May this next month before Lent begins (March 1) find us reflecting on and living out Jesus’s Sermon on the Mount in such a way that we grow in a healthy understanding of who we are so that we can ultimately say “I am enough”.

January 29, 2017

For many years now I get away on a personal retreat the last week of January. Seaside, Oregon is my destination. I wish I could say that I go to a monastery. No, it’s the Shilo Inn. I usually get a discount because I am a Shilo Rewards member. This week I will bring with me Resisting Happiness by Matthew Kelly (the book we recently handed out to every family.) I am also bringing the latest book of Fr. Richard Rohr. Besides reading I like to spend some quiet time in prayer, do some walking, and enjoy some good meals in town. Please keep me in your prayers as I will for you. I will be back on Friday.

January 15, 2017

“Working for the common good” is a phrase we don’t often hear in this “me first” generation. The word “sacrifice” has also fallen out of favor in our day and age. It seems that everything is relative and the truth depends on how we interpret it. And yet Jesus identifies himself as the “way, the truth, and the life.” These musing’s take place as I reflect on the inauguration of a new president at the end of this week, I must admit that I have some anxiety. I pray that President-elect Trump and his cabinet look to the long view on issues such as health care, immigration, trade, gun control, and global warming. The common good should be at the center of each of these issues and more to come. May we pray that our government officials allow the Holy Spirit to lead them to make wise decisions that will benefit all of our country’s citizens.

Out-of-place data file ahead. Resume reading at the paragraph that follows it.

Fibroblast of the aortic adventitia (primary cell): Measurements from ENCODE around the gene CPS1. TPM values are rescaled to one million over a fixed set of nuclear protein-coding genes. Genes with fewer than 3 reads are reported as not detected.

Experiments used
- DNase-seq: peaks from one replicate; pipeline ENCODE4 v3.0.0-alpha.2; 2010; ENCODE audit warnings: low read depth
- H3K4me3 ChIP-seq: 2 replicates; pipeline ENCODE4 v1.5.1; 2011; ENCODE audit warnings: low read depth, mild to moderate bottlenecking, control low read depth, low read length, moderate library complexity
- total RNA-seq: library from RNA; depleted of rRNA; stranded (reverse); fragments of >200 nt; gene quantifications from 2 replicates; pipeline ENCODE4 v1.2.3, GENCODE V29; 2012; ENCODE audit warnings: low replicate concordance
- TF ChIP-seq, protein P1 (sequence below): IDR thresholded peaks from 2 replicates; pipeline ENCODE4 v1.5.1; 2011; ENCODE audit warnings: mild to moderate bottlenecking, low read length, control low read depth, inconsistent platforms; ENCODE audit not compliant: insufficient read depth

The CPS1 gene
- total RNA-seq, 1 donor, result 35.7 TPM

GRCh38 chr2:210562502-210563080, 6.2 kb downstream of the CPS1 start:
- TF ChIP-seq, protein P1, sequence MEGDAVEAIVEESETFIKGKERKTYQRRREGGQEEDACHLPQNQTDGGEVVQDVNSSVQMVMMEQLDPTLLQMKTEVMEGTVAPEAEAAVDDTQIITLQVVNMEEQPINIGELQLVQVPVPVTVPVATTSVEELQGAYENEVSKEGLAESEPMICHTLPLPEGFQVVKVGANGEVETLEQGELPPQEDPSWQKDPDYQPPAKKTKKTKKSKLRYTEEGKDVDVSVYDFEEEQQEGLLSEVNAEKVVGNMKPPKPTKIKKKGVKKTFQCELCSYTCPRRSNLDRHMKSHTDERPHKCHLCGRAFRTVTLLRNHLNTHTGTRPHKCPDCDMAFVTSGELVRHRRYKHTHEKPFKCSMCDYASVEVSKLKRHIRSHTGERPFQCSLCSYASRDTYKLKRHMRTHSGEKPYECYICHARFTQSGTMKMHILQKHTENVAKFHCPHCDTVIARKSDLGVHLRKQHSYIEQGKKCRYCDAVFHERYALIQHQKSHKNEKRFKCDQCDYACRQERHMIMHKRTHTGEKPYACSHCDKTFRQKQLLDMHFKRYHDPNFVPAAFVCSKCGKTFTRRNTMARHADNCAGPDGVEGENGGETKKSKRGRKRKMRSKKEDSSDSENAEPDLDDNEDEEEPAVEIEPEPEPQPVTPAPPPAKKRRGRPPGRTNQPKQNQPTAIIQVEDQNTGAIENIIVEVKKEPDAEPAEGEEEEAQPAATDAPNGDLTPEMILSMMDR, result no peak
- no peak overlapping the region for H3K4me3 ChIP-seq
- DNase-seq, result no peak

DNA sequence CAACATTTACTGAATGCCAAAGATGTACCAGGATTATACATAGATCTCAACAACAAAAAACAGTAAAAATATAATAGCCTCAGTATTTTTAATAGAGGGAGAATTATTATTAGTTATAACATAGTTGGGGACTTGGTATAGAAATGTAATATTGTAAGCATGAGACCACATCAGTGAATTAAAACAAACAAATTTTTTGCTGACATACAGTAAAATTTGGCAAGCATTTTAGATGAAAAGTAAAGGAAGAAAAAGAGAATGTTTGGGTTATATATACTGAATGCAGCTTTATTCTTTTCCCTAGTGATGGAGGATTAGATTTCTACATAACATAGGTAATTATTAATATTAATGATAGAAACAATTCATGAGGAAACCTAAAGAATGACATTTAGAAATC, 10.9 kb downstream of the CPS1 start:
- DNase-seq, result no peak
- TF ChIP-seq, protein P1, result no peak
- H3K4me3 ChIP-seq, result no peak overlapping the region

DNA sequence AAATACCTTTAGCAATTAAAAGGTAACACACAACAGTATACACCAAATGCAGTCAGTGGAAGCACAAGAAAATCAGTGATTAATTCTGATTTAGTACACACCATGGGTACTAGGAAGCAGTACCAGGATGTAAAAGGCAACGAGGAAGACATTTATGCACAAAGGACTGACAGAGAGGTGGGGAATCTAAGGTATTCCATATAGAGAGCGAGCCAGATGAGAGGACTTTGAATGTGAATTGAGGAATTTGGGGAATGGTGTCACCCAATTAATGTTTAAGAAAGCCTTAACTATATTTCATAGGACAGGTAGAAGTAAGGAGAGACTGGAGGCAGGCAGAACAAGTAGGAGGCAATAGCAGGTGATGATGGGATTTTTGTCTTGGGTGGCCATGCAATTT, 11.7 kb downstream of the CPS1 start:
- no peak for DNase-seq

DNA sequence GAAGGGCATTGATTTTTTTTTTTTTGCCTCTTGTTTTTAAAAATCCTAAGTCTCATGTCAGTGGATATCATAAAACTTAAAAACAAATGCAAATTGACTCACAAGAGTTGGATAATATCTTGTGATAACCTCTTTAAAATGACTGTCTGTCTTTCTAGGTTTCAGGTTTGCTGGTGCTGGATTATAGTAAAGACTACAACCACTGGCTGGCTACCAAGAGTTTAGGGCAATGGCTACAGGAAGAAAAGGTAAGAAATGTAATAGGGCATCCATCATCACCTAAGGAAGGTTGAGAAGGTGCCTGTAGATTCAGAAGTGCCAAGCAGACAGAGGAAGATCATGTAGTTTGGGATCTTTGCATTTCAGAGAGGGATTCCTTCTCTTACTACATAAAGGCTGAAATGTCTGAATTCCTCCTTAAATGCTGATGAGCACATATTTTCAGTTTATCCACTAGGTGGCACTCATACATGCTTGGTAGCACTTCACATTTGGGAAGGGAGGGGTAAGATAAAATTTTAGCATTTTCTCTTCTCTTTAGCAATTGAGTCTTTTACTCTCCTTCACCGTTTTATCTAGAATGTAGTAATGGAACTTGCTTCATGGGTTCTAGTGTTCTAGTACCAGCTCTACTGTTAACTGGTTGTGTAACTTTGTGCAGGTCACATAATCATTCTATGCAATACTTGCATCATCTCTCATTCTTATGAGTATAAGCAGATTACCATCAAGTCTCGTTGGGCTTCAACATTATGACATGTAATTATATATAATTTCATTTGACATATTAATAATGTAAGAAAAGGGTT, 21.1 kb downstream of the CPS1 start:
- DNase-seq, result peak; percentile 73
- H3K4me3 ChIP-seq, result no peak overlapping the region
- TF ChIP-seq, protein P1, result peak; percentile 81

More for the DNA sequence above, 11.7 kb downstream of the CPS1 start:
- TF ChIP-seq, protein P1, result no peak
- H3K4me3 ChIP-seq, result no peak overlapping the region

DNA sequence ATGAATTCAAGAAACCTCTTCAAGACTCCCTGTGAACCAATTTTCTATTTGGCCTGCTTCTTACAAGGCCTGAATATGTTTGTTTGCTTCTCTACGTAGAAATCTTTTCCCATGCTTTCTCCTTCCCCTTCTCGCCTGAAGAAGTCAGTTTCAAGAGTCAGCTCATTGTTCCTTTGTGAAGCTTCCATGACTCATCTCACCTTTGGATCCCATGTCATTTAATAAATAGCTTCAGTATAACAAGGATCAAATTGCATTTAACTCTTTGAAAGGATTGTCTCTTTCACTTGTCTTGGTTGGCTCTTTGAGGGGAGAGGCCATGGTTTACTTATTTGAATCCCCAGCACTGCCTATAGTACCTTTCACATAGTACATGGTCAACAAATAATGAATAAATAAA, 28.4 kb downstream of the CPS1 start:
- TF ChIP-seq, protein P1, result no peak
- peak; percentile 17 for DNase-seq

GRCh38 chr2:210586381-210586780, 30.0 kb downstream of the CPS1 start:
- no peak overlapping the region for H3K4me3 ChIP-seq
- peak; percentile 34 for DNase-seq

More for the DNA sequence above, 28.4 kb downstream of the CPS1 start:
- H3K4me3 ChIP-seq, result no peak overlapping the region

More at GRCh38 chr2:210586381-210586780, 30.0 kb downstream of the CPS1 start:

January 8, 2017

On this Solemnity of the Epiphany of the Lord we celebrate that the child born in the darkness of night in a lowly manger is revealed as the manifestation (the meaning of epiphany) of God. Christ is revealed in many ways: as Lord, as King, as the one in whom God is present and acts. All of these manifestations are “lights” that shine on Christ, revealing a deeper understanding of who he is. As our parish celebrates it’s twenty-sixth anniversary this weekend may we too manifest Christ’s loving presence in Covington, Kent, Maple Valley;, and beyond.

Tomorrow we celebrate the feast of the Baptism of the Lord. Mass will be celebrated at 9 AM.

Thank you for your generous Christmas gifts. I appreciate your kindness.

December 25, 2016

I have always found it interesting that just as the secular world brings Christmas to a close we churchgoers are just warming up. In other words Christmas in the liturgical year is more than a day. In fact the liturgical year gives us the opportunity to celebrate Christmas joy for sixteen days this year. The child Jesus, descendant of David, Son of God and Son of Mary, is born for us. In Him, the grace of God appears, saving all. He is the Word made flesh. He is King! This wondrous news calls us to respond  in worship, in joy, and in love for God and one another. The angels and shepherds show us how to respond: worship and praise we must offer to the glory of God. The posture of adoration is the first posture for every disciple.

 On behalf of our parish staff, I wish you and your family a most blessed Christmas season. May we make room for our new born Savior so that we can bring His light and peace to the world today.